Faster internet is coming, but not fast enough. We recently told you about the first Comcast customer to get a gigabit cable modem in Philadelphia.
And Comcast isn't the only company that's competing for first place in the gigabit internet race. AT&T is working on its GigaPower service, and Google is working on Google Fiber - all of which promise to be the next big thing as far as lightning-fast internet connection speeds are concerned.
But gigabit internet, which reports claim could be 50,000 times faster than internet speeds of today, is still a long way off simply because there's no infrastructure. So, until the fiber cables are laid and the services are in place, what can be done to improve connection speeds at home?
Recently, on the Kim Komando Show, Ernie from Portland, OR, asked the following question: Will hooking up two (or more) routers make my internet faster?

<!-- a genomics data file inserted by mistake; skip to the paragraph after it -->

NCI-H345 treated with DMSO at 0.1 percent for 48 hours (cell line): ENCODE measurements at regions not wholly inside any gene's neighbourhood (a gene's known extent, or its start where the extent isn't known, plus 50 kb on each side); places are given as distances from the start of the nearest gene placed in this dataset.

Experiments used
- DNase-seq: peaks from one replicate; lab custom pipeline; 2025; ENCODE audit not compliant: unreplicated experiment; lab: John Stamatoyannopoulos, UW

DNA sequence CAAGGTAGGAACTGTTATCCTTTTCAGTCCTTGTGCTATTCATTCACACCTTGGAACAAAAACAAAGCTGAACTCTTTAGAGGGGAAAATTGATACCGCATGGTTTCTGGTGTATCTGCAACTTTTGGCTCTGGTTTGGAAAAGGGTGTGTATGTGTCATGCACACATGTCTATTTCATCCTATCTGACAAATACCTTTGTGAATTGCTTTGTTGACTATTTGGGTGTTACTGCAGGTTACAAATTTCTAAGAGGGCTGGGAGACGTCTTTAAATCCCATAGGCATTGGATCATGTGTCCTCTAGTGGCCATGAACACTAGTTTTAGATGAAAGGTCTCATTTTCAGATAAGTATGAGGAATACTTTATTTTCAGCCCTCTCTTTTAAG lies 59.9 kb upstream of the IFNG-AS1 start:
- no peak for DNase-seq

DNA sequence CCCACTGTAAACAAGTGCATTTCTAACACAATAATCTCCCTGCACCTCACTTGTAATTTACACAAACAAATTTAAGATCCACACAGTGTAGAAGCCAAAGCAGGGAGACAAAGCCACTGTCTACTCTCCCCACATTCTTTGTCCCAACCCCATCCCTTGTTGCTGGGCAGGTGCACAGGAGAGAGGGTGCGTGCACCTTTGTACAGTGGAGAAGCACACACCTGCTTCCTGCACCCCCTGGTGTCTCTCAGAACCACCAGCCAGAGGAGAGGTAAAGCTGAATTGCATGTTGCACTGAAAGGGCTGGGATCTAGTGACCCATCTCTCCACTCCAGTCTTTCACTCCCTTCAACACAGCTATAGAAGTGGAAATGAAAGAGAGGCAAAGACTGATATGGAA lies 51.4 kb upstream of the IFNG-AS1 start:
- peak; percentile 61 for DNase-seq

The short answer to that question is no, usually, it won't.
Here's why: Think of your internet connection like a pie that is shared with everyone at the table. If you have an additional knife (or another router in this case) to cut the pie with, you still would have the same amount of pie that you'd need to share. What you'd really need is more pie.
However, purchasing an additional internet connection and a dual WAN router could increase speeds, albeit it would be more costly. And, unless you need a business class of service, this option likely isn't worth the additional investment. It would be more cost effective and much less complicated to see if your internet service provider has a higher tier of service.